(…) Director and choreographer Nicola Hümpel thinks that a childlike faith in the possibility of a good life still exists today, even if God has no particular role to play in it. Her stage designer Oliver Proske asks: what does paradise look like? In Erfurt at the “Pèlerinages” Arts Festival, a bridge of clouds arches over the stage. The mobile rostrum placed underneath it for the apostolic choir of twelve singers can be taken apart to form an oriental gate that is reminiscent of airport security.
Even up there the fear of terrorists persists. An oriental gate is round. If you lie its two halves on the floor you have two rockers. God and his doubter, a certain Benedikt (like the Pope) rock away on them. Who the devil is God? The devil is a dancer, Yui Kawaguchi. God on the other hand loves to love. His opponent doubts it: “How should God have the faintest idea about love?” He is single, not even divorced. So Yui Kawaguchi hits the Chinese singing bowl until the church is empty. Rossini's faith is reflected in the excellently choreographed choir and in the passionate words of the Kyrie, Gloria, Credo and O salutaris hostia, accompanied by two pianos and a harmonium and fervently conducted by Nicholas Jenkins.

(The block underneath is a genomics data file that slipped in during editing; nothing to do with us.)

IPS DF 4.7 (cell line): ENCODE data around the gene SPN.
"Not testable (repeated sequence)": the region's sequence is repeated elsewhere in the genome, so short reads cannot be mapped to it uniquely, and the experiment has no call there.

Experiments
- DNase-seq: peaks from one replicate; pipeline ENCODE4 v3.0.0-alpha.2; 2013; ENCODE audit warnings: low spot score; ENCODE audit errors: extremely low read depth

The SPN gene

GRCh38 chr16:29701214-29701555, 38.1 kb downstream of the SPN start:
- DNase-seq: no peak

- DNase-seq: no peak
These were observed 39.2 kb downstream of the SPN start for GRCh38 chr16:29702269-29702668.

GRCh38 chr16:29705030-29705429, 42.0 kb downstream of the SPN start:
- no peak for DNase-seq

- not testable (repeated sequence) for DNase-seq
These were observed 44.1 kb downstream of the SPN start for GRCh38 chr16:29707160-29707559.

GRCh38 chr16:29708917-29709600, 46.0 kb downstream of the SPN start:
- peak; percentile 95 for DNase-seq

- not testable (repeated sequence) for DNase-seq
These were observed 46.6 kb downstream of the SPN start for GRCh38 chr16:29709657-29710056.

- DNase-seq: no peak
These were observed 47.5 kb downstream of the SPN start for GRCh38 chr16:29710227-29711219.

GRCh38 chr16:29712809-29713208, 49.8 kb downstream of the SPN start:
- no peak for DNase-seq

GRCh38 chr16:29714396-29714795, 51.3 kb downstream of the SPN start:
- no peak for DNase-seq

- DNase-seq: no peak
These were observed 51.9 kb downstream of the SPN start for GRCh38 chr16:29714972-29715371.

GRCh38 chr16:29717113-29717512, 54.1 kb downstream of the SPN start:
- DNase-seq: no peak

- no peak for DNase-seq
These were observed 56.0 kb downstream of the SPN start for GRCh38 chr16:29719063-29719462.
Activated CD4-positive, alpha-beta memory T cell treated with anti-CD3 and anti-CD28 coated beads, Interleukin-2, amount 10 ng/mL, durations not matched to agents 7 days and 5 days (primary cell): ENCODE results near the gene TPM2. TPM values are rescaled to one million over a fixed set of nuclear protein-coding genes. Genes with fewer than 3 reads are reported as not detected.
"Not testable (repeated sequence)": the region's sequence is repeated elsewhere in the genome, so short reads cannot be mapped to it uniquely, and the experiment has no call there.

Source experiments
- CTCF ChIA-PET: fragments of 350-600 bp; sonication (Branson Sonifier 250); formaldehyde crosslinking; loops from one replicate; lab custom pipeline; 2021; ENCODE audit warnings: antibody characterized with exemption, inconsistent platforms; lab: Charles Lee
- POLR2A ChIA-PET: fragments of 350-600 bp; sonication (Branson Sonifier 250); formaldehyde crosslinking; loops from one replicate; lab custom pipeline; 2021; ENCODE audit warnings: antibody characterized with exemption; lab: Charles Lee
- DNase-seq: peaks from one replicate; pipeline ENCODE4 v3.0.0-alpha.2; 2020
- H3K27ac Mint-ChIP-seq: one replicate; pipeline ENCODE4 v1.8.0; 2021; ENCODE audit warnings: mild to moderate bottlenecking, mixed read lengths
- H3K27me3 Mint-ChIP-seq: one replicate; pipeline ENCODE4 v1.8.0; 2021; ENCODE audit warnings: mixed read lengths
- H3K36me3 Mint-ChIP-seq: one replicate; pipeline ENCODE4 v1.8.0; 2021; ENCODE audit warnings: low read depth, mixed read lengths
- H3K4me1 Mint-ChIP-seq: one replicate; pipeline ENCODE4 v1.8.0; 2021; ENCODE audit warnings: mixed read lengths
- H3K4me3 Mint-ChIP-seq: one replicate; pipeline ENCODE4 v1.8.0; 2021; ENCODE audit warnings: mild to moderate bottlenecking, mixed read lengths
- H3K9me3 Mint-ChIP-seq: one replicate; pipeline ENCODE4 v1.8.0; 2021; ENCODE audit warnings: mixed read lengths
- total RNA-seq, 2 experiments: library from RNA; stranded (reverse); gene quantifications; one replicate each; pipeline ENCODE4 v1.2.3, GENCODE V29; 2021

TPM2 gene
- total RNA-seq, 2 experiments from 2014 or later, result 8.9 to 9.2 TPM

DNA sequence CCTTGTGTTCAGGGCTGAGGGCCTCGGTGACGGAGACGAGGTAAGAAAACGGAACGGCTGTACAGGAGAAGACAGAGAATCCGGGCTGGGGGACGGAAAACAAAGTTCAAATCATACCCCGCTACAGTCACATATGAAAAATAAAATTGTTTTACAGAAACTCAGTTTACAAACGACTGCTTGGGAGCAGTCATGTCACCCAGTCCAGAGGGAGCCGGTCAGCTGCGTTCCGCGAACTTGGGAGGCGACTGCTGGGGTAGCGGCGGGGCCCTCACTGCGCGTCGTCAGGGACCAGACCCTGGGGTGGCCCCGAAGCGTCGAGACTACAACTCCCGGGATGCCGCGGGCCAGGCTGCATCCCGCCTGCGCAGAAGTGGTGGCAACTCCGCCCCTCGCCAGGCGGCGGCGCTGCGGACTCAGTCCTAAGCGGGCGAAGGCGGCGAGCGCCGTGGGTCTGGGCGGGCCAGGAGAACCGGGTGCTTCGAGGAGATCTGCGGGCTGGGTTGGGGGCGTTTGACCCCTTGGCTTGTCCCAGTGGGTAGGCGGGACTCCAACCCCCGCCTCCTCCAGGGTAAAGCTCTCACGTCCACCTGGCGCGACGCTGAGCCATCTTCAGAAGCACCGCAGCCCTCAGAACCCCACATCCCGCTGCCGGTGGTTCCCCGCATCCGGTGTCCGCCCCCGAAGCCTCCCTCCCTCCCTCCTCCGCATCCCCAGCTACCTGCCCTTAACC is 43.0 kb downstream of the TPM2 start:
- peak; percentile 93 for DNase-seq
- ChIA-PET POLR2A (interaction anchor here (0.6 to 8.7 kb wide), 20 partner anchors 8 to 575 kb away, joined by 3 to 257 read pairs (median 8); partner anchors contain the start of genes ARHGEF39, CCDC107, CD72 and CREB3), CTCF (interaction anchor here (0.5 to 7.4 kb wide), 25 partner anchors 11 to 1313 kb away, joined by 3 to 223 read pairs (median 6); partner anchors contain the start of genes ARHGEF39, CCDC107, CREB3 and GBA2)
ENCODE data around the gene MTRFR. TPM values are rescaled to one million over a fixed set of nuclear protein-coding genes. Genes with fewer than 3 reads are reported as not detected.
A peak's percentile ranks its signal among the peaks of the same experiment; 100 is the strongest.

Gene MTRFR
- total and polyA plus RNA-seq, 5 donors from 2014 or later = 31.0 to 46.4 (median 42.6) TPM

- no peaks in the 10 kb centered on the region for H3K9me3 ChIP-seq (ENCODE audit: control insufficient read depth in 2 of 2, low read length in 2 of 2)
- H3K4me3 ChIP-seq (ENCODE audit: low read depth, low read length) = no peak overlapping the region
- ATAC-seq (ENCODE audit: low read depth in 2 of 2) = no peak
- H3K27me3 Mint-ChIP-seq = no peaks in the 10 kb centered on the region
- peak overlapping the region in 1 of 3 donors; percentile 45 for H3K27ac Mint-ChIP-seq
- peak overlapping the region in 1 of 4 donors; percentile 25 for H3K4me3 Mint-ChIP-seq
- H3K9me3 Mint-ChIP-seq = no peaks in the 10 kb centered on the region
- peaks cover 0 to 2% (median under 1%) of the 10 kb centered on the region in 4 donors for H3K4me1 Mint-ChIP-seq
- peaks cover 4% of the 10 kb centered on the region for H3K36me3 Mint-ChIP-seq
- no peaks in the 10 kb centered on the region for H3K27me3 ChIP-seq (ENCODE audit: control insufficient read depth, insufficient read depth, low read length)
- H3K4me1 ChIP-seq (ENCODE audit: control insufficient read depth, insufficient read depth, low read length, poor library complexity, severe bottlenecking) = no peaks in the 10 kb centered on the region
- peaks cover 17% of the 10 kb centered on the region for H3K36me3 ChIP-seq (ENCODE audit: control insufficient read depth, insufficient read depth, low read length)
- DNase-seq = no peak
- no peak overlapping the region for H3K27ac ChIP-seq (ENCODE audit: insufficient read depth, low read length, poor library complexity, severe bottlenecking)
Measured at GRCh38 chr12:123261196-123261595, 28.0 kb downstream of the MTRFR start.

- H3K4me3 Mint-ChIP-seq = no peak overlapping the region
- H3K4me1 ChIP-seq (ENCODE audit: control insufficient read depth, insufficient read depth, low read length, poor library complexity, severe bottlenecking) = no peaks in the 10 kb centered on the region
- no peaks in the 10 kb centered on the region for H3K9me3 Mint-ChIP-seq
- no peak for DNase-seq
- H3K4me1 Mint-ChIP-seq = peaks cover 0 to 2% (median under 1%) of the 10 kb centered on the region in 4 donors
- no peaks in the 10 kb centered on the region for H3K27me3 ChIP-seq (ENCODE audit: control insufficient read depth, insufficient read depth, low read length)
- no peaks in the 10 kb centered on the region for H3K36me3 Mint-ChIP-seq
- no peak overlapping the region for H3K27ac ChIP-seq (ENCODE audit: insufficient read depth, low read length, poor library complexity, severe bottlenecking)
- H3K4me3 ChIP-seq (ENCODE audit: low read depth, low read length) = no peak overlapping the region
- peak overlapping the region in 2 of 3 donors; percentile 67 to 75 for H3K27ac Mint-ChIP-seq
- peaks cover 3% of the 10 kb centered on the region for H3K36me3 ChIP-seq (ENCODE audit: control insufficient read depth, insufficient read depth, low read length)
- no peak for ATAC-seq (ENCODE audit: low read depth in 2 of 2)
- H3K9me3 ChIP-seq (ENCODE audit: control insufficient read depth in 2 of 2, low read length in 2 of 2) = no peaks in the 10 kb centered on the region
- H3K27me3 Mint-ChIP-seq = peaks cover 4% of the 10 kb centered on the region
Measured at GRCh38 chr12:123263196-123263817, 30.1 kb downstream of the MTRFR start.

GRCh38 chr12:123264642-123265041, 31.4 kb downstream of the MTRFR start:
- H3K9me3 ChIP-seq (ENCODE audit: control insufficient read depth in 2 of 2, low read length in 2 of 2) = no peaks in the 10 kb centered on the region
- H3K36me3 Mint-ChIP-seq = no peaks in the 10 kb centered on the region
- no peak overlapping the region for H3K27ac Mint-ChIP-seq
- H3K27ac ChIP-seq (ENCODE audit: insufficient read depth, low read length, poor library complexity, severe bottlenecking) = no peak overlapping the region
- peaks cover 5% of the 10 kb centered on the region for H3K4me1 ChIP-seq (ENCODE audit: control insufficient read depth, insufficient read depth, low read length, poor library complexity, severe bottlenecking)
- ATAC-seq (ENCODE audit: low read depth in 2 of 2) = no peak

It is above all a cheeky piece, and physical. Nothing is more inconceivable than the devil, whom Yui Kawaguchi depicts as a goblin of unbelievable agility. The valiant dancing of the countertenor Philipp Caspari – the big surprise – stands up so well against hers, it is as if it's not just the almightiness of God at stake, but also that of opera. For Nicola Hümpel, as for Sasha Waltz or Heike Hennig, there is no law against an oratorio being danced. It is the body, outlawed by the church and withstood from Rossini's time right through to the Depression, that celebrates the work in such a way as to send spiritual superstition straight to hell. To make it dance.
© 2011 Nico and the Navigators